Defend liberty for others to preserve it for yourself

David Bock

Respecting the liberty of others can be difficult. Of course, we know that our choices are rational, but it’s all those other people who can’t be trusted. When people are free, they make a lot of choices we may disagree with. We look at the behaviour of others and often wonder how they could possibly justify their actions. It isn’t long before we may be tempted to move from judging other people’s actions to changing their behaviour.

That’s where government comes in.

The power of the government can seem like a shortcut to getting our way. Competing in the free market of ideas through discussion and debate takes a long time and success is not guaranteed. It’s far quicker to use the government to force people to behave the way we desire.

This attitude transforms government from the protector of individual liberty, to a tool for control.

Of course, for some people it can be satisfying to see laws passed that ban things they disagree with. Their worldview can be seemingly validated when it’s imposed on others. However, when things are turned around and somebody imposes their worldview on them, all of a sudden they loudly demand their own freedom and liberty.

For example, some people oppose abortion. However, many of those individuals are still pro-choice, as they understand that their personal beliefs are just that - personal. Others however - instead of trying to make their case through discussion and debate - would prefer to use the power of government to impose their views on women and take away their freedom. Yet, ironically, many of the people who advocate for denying a woman’s right to choose would protest any denial of their own freedom.

Recently, the debate over the niqab has led to some asserting that the government can tell people what to wear, particularly at citizenship ceremonies. Again, this is a distortion of government’s true role. It’s not the job of a politician to tell you what you can wear. That’s your decision.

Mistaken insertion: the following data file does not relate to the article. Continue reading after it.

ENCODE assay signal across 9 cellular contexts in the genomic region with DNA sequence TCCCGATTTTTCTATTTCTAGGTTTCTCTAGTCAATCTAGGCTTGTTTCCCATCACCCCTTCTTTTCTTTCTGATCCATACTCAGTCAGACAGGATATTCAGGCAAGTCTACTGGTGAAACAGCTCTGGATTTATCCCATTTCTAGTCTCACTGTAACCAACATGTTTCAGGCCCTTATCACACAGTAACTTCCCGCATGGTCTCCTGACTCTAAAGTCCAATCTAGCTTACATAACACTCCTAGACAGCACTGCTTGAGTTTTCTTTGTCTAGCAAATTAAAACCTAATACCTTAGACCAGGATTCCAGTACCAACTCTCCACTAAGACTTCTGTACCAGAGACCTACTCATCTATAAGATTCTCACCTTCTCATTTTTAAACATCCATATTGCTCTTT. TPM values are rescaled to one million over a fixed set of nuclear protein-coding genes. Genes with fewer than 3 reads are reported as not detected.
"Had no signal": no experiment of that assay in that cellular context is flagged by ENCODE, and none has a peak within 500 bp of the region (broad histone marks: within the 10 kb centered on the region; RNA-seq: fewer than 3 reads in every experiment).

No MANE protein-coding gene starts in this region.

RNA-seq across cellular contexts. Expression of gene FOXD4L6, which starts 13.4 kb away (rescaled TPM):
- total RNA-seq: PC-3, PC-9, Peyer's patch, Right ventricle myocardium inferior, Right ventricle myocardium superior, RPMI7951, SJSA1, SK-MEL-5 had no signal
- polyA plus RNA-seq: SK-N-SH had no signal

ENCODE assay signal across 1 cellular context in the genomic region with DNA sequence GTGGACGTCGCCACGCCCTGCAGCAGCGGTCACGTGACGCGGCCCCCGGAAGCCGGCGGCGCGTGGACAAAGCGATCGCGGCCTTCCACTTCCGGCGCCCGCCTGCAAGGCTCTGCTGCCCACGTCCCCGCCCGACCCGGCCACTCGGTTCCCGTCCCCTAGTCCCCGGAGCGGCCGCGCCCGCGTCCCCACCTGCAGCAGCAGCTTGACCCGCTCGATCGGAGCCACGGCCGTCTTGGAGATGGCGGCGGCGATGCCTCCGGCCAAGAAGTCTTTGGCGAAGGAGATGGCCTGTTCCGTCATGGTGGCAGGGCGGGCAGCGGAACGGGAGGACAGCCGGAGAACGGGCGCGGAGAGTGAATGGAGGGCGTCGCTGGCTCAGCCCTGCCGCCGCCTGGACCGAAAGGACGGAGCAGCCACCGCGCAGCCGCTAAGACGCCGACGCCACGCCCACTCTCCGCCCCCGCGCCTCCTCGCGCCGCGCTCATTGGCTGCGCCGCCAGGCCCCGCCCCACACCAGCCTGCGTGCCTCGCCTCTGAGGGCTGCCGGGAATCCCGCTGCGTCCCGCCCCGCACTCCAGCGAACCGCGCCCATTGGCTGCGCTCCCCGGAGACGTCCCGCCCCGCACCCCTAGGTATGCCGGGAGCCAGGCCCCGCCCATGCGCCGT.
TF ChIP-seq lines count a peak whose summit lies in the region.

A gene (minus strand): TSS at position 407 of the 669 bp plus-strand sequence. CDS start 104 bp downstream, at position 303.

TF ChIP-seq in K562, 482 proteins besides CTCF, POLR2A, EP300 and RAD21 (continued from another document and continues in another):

Once a government normalizes encroachments on individual liberty, it may not be long before it’s your liberty and freedom that is being restricted.

Thus, if we wish to protect our own liberty, we must be willing to protect liberty for people and actions we may disagree with.

This brings up an important question: How much power should we grant to one group of adults - which is all government really is - over the other adults they are supposed to serve? After all, we are supposed to be electing representatives, not rulers.

In Canada, we have seen the effect of a government imposing beliefs instead of protecting individual liberty. Residential schools were an oppressive system which denied Indigenous people their liberty and caused generational damage that lingers to this day.

A climate of fear and intolerance led to the government stripping away the freedom of Japanese Canadians during WWII - imprisoning innocent citizens in internment camps.

Women, LGBTT* people, Indigenous people and cultural minorities have all faced discrimination and a denial of liberty at various times in Canadian history.

We must not travel down that dark path again.

We need to remember that the government exists to protect your rights, not tell you how to live.

That is why, whenever possible, the government must err on the side of defending individual liberty, rather than restricting it. And that is why we must do our best to overcome fear and defend the individual liberties of others, not just ourselves.

Why does this matter? As author Neil Gaiman says, its “Because if you don't stand up for the stuff you don't like, when they come for the stuff you do like, you've already lost.”

Spencer Fernando is Comments Editor for The Uniter

Published in Volume 69, Number 25 of The Uniter (March 18, 2015)

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